April 11, 2010
Wednesday morning, I sat at my desk telling myself I wasn’t dreaming. I had the phone number of my favorite author, Marya Hornbacher, 36, dialed on my phone. All I needed to do was press “send.”
Almost ten minutes later I was still sitting there, still holding my phone. It was 10:17 am and we had agreed I would call her at 10:15. I panicked that Hornbacher would think I had forgotten her. I pushed “send” before another minute could pass.
I don’t particularly like talking on the phone, especially with people I do not know. I still throw a fit every time my mom asks me to call my grandma to tell her we’re running late. Read the rest of this entry »
When I attended the free Gotham Writers’ Workshop almost two weeks ago, I sat next to a woman who caught my attention when she asked about writing a memoir for children. Juliette Borda, 42, an illustrator and Brooklyn resident, recently answered some questions for me about her views on memoir:
1. Define memoir.
One’s recounting of what they consider to be pivotal or transformative events in their lives; the story of the struggles that built their character. It’s the writer’s job to turn the random series of events in their life into a story and to find meaning in the events.
April 4, 2010
In my very first post, I mentioned that Marya Hornbacher‘s “Wasted: A Memoir of Anorexia and Bulimia” is my favorite memoir and–although I still don’t believe it–she’s agreed to speak with me later this week.
What sets Hornbacher’s memoir apart from others I’ve read is her ability to share painful memories and raw details with her readers without appearing to over sensationalize them. “Wasted” was published in 1998, but even read in the post-James Frey world there is no doubt that Hornbacher is being honest in her writing.
Recently I’ve discovered a new world, a world that reminds me of Hornbacher’s. Mostly women (and a few men) with different psychological disorders and addictions are taking to blogging to aid in their recovery. Known as “recovery blogs,” people use these sites to write daily or every few days about the status of their recovery.
As a gift to myself because—as my mom made sure to point out earlier this week—the Easter bunny doesn’t come to college kids, I’ve been skipping my law readings this past week to read Traig’s memoir. Not quite an even swap, but I’ve convinced myself that since it’s a memoir I can consider it research for my blog.
I’m about halfway through “Devil in the Details” and I can’t put it down. Traig’s scrupulosity, a psychological condition often known as a religious form of obsessive compulsive disorder, has the potential to be an upsetting and even off-putting topic (for those unaware of Jewish traditions); however, Traig’s ability to reflect on her own ridiculous actions with candid humor and sarcasm makes the book an entertaining read in addition to an accurate look at a life-consuming disorder.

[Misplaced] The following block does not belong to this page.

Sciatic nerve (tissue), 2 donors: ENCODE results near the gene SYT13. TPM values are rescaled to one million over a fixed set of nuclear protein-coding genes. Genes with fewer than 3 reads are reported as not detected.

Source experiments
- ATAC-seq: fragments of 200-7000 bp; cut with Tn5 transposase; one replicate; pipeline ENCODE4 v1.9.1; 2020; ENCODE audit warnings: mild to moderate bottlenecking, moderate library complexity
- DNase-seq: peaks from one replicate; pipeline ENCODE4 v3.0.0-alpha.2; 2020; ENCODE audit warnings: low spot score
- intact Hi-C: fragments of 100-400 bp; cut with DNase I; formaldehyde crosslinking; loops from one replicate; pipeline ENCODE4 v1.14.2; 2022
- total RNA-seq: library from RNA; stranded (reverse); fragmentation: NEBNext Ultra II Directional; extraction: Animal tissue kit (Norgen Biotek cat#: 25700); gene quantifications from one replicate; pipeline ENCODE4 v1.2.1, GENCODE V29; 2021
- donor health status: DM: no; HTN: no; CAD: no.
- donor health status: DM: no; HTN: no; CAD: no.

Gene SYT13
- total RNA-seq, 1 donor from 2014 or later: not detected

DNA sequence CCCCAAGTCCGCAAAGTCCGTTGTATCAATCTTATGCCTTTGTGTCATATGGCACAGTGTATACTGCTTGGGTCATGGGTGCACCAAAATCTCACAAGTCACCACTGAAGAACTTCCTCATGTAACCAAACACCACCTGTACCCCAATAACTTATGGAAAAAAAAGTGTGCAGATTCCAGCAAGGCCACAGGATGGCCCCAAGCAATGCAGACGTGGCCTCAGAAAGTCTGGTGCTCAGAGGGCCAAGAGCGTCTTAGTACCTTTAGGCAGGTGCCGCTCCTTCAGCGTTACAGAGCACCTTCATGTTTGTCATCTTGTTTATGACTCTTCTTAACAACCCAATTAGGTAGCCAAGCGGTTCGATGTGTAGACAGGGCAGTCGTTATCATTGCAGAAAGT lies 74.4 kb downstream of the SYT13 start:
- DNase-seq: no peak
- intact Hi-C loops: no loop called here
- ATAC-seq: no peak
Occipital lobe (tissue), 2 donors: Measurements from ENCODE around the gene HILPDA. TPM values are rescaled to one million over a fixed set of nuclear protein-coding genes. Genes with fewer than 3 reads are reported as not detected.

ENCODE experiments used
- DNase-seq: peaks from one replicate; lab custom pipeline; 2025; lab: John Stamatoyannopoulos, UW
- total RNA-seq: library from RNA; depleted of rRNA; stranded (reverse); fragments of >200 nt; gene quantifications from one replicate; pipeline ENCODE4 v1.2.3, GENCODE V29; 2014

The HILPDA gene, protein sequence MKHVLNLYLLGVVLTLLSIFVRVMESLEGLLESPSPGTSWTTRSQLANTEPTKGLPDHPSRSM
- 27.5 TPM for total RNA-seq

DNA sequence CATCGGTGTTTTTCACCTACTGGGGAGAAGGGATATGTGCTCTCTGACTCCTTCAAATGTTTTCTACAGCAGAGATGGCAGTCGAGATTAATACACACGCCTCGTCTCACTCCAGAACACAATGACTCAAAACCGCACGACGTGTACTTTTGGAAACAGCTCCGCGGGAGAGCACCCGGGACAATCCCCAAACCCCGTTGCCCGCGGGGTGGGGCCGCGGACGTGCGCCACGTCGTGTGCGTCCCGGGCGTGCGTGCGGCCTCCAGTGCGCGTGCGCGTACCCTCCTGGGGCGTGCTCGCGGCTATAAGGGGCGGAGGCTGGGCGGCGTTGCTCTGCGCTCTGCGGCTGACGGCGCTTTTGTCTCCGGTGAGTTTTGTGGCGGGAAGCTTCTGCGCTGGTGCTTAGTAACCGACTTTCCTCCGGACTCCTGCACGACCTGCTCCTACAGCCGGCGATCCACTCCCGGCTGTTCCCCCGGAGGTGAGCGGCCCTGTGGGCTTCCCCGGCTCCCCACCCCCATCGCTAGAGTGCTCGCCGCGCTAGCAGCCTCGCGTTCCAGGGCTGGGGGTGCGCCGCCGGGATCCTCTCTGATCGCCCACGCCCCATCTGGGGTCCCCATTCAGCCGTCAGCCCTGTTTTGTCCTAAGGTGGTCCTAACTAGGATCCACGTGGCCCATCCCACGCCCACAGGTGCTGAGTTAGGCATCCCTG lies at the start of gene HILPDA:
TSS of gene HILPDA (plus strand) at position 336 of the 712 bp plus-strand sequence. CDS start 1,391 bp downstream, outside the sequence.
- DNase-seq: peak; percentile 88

If you’re interested in reading “Devil in the Details” (which I hope you are), I suggest taking advantage of Amazon’s current low price of $3.25.
Although memoir is the genre I read most often, I hardly ever read memoirs by celebrities. Since I’m home for the holiday weekend, I’ve been searching my room for all the memoirs I’ve read, but not a single one was a celebrity memoir.
So I was surprised when I read Dave Itzkoff’s article, “A Touch for Funny Bones and Earlobes,” from Wednesday’s New York Times from beginning to end. Itzkoff interviewed legendary television actress, Carol Burnett, about her second memoir, “This Time Together: Laughter and Reflection,” which goes on sale this Tuesday.
March 29, 2010
This weekend, my boyfriend and I took our weekly trip to the Strand. For you non-New Yorkers, the Strand is the greatest bookstore ever. 18 miles of books for low prices make it my favorite place to shop in all of Manhattan.
Since we visit the store at least once each week, we try not to make a purchase every visit. Although I try very hard to follow our goal, I often have to go back the next day without my boyfriend to buy a book I was eyeing the night before (just don’t tell him).
On Friday, for a total of $12.50, I picked up two books—two memoirs—that I’ve wanted for quite some time:
March 26, 2010
Memoirs are not new, but they’ve recently become quite popular.
“According to Nielsen BookScan, which tracks about 70 percent of U.S. book sales, total sales in the categories of Personal Memoirs, Childhood Memoirs, and Parental Memoirs increased more than 400 percent between 2004 and 2008.”
In an April 15, 2008 article, “Everybody has a story — but is it worth telling?” for CNN, Todd Leopold wrote:
“Memoirs rose in popularity during the ’90s on the backs of such books as Frank McCourt’s “Angela’s Ashes.” Now they’re in such demand that, in 2007, more memoirs were accepted by publishers than debut novels, according to Michael Cader’s Publishers Lunch newsletter, reported USA Today.
Current memoirs in the top 10 of The New York Times’ hardcover list include Julie Andrews’ “Home,” David Sheff’s “Beautiful Boy,” Jose Canseco’s “Vindicated,” Tori Spelling’s “Stori Telling” and Valerie Bertinelli’s “Losing It.” The top two books on the Times’ paperback nonfiction list are also memoirs — Greg Mortenson and David Oliver Relin’s “Three Cups of Tea” and Elizabeth Gilbert’s “Eat, Pray, Love.” Both have been on the Times list for more than a year.”
Since Leopold wrote that article, not much has changed. Almost two years later, “Eat, Pray, Love” is sitting at number 4 on the Paperback Nonfiction Bestseller list. The movie adaptation of the book, starring Julia Roberts and James Franco, is set to be released this summer.
So why now, more than ever, are memoirs so popular?